Ōtepoti – Almost half the annual plastic ocean waste can be prevented by reusing just 10 percent of our plastic, a new study has found.
This is a key finding of a report by the World Economic Forum and Kearney. It suggests shifting from single use towards a reuse model of consumption can help society regain ground in the fight against plastic waste.
More than eight million tonnes of plastic waste end up in the ocean annually. At this rate there will be more plastic than fish in the ocean by 2050.
Ninety percent of the plastic waste comes from 10 rivers. Eight of them are in Asia: the Yangtze, Indus, Yellow, Hai He, Ganges, Pearl, Amur, Mekong; and two in Africa – the Nile and the Niger.
Currently, 50 percent of global plastic production is for single use and only 14 percent of global plastic packaging is collected for recycling.
The report outlines the urgent need to drive a systemic shift towards reuse models as an integral part of the reduce-reuse-recycle agenda.
The findings are based on proposals by governments and NGOs around the world and research conducted with senior leaders from private and public sectors.
The team conducted in-depth interviews, data analysis and scenario modelling to create first of its kind framework that can be applied across consumer product categories and geographies.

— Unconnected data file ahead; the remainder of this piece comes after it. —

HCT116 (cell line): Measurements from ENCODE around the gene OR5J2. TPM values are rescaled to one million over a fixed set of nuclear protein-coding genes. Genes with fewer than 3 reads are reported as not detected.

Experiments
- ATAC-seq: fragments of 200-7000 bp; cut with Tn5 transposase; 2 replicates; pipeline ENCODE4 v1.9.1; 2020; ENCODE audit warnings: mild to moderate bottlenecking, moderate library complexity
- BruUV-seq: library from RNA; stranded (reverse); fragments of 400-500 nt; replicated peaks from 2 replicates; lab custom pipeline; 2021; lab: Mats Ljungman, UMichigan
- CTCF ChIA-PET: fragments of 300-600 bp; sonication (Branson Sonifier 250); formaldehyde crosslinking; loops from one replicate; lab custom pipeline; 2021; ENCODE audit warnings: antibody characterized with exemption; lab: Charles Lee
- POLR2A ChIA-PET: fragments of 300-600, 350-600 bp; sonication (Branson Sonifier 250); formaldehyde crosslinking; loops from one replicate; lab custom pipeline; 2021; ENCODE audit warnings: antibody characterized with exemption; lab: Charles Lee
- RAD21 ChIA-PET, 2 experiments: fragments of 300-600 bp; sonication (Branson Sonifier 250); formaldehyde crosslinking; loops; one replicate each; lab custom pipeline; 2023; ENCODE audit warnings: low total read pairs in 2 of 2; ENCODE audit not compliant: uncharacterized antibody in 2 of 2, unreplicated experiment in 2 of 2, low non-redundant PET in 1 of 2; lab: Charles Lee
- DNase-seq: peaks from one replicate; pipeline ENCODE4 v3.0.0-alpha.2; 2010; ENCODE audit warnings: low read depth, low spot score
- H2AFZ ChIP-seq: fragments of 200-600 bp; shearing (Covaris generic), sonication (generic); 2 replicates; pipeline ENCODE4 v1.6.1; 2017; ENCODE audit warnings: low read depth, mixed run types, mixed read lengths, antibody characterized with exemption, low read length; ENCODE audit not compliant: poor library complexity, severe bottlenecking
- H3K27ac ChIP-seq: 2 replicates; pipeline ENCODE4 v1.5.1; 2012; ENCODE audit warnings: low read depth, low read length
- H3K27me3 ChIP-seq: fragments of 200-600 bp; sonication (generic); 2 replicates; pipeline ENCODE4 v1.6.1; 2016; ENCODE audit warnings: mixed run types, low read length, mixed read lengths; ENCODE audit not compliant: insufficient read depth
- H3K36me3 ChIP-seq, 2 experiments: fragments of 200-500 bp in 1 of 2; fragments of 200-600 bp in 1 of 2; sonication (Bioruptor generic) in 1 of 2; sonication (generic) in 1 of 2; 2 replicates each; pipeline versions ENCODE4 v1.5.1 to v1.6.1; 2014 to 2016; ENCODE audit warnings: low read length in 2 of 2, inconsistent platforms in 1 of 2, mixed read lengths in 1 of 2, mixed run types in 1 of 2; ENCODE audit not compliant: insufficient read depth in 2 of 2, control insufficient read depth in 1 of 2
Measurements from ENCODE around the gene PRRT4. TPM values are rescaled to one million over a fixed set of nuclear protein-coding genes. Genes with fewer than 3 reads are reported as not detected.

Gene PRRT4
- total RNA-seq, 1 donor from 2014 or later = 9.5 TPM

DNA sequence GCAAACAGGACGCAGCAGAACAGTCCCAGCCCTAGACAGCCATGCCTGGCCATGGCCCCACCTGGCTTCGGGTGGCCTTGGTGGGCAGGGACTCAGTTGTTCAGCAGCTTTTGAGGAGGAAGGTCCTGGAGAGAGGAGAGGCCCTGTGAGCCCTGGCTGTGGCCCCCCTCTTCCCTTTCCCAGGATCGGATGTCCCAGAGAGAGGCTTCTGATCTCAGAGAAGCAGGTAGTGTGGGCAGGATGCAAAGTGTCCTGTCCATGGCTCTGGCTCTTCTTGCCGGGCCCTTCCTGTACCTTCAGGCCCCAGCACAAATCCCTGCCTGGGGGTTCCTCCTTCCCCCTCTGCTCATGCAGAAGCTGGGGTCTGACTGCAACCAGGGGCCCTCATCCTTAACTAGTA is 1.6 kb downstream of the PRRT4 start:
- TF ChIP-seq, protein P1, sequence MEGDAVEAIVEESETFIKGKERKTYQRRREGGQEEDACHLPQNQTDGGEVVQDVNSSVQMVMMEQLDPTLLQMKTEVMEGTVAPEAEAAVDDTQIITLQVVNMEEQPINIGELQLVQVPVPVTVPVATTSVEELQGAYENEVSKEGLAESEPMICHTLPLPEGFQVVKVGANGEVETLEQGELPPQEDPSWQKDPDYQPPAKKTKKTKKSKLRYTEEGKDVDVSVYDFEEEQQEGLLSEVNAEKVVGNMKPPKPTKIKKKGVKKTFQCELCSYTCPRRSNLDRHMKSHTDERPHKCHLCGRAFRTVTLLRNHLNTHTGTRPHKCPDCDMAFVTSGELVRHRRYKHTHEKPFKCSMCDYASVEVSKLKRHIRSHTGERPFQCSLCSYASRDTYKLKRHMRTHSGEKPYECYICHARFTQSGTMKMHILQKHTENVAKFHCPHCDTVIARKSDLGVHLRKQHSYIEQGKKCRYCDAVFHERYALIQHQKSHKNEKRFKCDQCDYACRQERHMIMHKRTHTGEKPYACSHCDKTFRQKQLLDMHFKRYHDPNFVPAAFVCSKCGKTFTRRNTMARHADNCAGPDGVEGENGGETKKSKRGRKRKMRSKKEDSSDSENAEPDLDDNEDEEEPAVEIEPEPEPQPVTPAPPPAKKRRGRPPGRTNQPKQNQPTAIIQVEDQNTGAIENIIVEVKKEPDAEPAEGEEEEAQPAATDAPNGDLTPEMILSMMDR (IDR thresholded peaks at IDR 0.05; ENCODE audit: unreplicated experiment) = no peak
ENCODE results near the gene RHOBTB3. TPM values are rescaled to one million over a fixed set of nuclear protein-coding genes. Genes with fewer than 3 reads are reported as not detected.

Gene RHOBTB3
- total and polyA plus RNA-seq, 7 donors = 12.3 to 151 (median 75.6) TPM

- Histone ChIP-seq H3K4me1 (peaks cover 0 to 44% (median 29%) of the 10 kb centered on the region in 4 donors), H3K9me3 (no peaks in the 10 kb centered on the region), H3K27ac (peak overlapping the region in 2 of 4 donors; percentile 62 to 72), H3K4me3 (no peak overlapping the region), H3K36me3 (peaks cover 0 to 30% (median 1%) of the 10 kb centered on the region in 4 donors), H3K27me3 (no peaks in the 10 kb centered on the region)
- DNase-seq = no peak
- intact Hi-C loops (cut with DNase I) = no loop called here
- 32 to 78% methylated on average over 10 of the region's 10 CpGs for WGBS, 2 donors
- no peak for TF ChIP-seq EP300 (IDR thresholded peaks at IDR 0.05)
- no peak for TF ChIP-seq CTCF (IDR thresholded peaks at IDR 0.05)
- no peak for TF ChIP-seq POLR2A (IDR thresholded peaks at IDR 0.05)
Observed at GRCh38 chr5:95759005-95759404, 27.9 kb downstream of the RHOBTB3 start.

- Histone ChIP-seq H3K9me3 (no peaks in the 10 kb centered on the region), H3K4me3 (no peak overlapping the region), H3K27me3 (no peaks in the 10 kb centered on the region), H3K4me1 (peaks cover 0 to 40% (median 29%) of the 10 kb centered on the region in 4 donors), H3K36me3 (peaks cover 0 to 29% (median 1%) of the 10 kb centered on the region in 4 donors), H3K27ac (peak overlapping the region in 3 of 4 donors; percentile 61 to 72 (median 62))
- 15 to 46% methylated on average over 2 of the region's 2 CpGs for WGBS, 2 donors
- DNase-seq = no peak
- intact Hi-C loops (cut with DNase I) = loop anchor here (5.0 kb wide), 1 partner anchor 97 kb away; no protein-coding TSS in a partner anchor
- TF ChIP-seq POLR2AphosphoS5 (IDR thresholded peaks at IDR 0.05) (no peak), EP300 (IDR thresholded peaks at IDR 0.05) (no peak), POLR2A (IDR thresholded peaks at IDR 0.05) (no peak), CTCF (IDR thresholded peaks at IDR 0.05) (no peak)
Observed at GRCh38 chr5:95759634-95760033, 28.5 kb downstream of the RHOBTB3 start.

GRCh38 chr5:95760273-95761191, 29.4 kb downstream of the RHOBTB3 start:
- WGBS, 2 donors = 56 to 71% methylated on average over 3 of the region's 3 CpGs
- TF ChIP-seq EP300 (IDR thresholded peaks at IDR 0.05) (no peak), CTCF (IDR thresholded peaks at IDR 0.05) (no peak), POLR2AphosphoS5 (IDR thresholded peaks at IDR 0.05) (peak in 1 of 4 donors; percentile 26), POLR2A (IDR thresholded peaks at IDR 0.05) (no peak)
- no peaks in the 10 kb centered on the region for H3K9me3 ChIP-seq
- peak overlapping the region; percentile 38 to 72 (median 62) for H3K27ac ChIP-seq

Three scenarios show how much plastic waste could be reduced from ocean and landfills if a reuse model is used. They are:
Scenario one – between 10 and 20 percent of plastic packaging could be reusable by 2030. This equates to seven to13 million tonnes of plastic packaging, representing 45 to 90 percent of annual plastic ocean waste.
Scenario two – reusables make up between 20 percent and 40 percent of packaging, equivalent to 90 to 185 percent of annual plastic ocean waste or 25 to 50 percent of plastic landfill waste.
Scenario three – if between 40 to 70 percent of all packaging is reusable, it would equal anywhere from 185 percent to 320 percent of annual plastic ocean waste or 50–85 percent of plastic landfill waste.
Recycling and composting were once considered eccentric and electric cars were written off as science fiction when it comes to sustainability. Attitudes about just what is viable are changing rapidly.
The public the private sector must work together on developing reuse systems to meet the needs of the Kiwi economy and the environment.